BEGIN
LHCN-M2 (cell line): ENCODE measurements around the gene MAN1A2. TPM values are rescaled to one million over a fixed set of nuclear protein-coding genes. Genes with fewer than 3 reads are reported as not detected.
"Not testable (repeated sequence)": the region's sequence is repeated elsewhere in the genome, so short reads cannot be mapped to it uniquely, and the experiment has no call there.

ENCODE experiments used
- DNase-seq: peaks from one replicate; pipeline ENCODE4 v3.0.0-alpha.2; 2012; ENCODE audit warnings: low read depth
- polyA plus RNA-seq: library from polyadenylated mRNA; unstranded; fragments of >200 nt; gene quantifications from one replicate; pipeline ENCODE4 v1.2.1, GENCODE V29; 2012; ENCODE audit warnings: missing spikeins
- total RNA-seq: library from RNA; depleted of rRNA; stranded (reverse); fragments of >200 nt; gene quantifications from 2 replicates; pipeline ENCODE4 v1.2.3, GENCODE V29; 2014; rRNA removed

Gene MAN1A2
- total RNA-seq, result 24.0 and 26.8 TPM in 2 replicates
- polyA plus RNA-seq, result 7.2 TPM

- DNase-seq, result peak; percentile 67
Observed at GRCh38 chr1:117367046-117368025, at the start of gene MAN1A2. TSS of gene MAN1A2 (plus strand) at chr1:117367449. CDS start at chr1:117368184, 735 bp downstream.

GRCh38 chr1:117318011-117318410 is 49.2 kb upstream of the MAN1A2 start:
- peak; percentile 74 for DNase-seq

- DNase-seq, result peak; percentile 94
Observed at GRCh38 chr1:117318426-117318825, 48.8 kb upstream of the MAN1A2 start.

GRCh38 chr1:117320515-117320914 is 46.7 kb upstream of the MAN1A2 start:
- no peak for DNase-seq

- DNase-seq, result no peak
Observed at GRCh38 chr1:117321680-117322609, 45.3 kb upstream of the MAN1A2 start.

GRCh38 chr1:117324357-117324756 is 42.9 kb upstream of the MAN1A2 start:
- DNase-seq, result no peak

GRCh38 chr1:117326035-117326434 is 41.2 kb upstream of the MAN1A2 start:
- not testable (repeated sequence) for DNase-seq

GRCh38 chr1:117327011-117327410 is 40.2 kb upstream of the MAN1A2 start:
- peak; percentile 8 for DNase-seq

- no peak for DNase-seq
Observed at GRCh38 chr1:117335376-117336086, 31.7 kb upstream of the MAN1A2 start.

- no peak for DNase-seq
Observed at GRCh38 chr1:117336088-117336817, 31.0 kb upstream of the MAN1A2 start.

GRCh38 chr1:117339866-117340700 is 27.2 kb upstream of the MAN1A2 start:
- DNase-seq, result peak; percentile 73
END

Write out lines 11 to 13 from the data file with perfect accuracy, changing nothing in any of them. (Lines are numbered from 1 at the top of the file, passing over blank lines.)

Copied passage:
Observed at GRCh38 chr1:117367046-117368025, at the start of gene MAN1A2. TSS of gene MAN1A2 (plus strand) at chr1:117367449. CDS start at chr1:117368184, 735 bp downstream.

GRCh38 chr1:117318011-117318410 is 49.2 kb upstream of the MAN1A2 start:
- peak; percentile 74 for DNase-seq